Former Commodity Futures Trading Commission (CFTC) chief Chris Giancarlo says the proposed European Union Crypto Asset Markets Act (MiCA) could end up exporting European crypto regulation and harm the United States’ chances of establishing more concrete rules.

Speaking at a summit Thursday, July 28, Giancarlo said he was “concerned” about how quickly the bill was moving, according to a CoinDesk report. The MiCA bill has not yet been enacted, but it seeks to clarify the regulation of the crypto industry in Europe.

“It contains very broad provisions that in a sense would export its approach to crypto assets to the United States,” he said.

Giancarlo added that the United States must “continue the momentum” and put in place its own framework, which would “clarify that for American activities, there will be American regulations, not European regulations”.

However, the United States has been unable to define concrete rules for digital assets, and MiCA may be able to fill the void.

Additionally, CFTC Commissioner Caroline Pham said it was “very difficult” to change things if market structures changed around “all this huge money and capital investment.”

There has been a lot of buzz about the proposals for regulation of digital assets, including Mairead McGuinness, the European Commissioner for Financial Services, saying the passage of MiCA was urgent because the rules are “the right tool to address concerns regarding consumer protection, market integrity and financial stability.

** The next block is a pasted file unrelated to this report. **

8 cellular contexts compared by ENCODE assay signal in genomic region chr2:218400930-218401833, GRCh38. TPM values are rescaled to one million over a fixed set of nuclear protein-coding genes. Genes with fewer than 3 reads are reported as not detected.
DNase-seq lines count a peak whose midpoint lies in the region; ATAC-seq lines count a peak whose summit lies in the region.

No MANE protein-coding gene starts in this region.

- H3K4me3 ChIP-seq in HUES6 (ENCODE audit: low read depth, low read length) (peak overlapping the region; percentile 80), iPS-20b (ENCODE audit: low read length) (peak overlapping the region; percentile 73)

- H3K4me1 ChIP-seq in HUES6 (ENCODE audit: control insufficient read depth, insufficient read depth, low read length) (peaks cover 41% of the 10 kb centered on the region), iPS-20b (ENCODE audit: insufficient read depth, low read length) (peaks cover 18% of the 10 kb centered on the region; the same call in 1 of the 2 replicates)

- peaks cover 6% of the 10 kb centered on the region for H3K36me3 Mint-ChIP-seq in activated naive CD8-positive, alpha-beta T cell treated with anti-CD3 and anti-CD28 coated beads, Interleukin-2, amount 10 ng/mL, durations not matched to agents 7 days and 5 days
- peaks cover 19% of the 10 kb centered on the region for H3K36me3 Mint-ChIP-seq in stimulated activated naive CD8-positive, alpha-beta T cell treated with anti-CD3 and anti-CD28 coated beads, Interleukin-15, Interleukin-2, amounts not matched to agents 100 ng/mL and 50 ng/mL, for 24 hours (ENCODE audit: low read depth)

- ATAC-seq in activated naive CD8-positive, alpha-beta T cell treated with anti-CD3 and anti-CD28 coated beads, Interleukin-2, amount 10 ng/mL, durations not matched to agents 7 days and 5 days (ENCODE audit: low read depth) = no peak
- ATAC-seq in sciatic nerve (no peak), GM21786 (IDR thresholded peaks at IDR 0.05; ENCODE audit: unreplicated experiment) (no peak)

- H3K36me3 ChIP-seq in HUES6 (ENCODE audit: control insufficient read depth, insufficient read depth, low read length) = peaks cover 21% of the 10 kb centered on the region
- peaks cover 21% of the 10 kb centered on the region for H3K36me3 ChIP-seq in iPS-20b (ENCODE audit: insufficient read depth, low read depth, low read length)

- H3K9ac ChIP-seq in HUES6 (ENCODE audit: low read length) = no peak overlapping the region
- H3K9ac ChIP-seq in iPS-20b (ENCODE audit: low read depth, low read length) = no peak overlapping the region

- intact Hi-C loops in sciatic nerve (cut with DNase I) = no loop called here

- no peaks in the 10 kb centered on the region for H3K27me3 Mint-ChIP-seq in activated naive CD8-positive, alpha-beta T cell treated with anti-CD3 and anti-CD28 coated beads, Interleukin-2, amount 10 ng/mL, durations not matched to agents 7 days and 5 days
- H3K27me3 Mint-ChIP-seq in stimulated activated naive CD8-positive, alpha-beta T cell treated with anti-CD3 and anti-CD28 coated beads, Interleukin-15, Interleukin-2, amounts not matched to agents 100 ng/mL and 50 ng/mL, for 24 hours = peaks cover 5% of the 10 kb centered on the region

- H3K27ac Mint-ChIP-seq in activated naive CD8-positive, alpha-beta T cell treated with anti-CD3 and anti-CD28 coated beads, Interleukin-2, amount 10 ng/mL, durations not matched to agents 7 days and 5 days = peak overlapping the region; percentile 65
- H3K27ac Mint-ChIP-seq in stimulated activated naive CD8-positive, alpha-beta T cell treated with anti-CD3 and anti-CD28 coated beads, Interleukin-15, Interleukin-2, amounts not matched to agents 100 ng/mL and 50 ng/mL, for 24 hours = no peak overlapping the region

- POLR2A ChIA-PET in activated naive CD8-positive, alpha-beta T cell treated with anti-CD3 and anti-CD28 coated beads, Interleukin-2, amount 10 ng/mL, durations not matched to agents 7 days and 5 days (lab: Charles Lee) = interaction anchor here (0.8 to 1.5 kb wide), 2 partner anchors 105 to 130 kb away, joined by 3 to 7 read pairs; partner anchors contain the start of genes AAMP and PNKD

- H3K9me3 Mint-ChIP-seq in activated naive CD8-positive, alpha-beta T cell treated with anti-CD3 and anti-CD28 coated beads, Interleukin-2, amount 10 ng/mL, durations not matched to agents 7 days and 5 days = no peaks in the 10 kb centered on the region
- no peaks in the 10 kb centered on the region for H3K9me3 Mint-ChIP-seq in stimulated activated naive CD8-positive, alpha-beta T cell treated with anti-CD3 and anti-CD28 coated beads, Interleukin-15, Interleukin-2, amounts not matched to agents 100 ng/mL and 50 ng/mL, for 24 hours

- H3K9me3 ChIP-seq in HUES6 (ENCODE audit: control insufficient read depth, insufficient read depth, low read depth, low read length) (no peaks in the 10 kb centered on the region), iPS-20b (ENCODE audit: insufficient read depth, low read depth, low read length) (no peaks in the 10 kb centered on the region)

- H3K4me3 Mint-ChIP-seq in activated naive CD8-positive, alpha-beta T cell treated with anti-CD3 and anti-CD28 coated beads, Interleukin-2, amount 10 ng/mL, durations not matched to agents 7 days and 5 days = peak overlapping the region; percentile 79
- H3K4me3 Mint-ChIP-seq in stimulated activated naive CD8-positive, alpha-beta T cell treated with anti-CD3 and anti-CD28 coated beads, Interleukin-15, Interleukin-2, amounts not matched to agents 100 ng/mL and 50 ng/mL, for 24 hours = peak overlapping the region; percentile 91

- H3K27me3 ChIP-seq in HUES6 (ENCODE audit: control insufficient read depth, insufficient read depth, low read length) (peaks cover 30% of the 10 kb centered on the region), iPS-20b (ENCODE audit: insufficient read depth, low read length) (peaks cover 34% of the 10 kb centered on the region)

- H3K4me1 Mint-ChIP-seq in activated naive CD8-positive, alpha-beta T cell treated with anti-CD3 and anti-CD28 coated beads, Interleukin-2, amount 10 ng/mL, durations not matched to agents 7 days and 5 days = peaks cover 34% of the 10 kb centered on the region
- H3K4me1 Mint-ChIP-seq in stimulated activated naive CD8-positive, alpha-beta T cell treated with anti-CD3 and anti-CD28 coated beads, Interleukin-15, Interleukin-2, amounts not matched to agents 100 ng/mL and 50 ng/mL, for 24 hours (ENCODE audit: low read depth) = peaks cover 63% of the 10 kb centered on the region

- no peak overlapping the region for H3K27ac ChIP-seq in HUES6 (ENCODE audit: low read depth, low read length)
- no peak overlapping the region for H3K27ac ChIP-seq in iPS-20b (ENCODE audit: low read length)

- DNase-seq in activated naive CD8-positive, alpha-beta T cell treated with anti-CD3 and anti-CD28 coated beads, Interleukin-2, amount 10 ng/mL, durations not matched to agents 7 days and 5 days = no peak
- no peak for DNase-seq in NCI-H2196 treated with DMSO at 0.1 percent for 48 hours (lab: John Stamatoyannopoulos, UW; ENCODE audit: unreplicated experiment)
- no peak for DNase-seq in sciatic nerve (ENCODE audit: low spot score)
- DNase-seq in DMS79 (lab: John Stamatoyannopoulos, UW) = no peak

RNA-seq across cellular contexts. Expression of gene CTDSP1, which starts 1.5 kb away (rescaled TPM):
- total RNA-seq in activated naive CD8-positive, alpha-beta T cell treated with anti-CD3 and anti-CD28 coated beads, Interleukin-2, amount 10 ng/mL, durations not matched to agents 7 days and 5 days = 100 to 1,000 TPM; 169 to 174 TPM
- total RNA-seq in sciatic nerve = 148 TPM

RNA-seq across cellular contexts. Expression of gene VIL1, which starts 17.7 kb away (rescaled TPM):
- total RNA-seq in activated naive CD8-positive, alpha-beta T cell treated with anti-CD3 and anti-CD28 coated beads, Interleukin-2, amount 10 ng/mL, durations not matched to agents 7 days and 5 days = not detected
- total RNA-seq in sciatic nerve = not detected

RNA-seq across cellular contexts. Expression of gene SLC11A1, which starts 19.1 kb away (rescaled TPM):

Read more: EU Commissioner urges Parliament to pass rules on crypto to protect consumers

Speaking to the European Parliament earlier this year, McGuinness said EU sanctions apply to crypto despite fears the coins could be used to circumvent them.

She said implementing the sanctions could be easier if there were good rules in place, adding that the MiCA is needed to regulate crypto assets and crypto asset service providers, due to various crises such as recent coin crashes and volatility.

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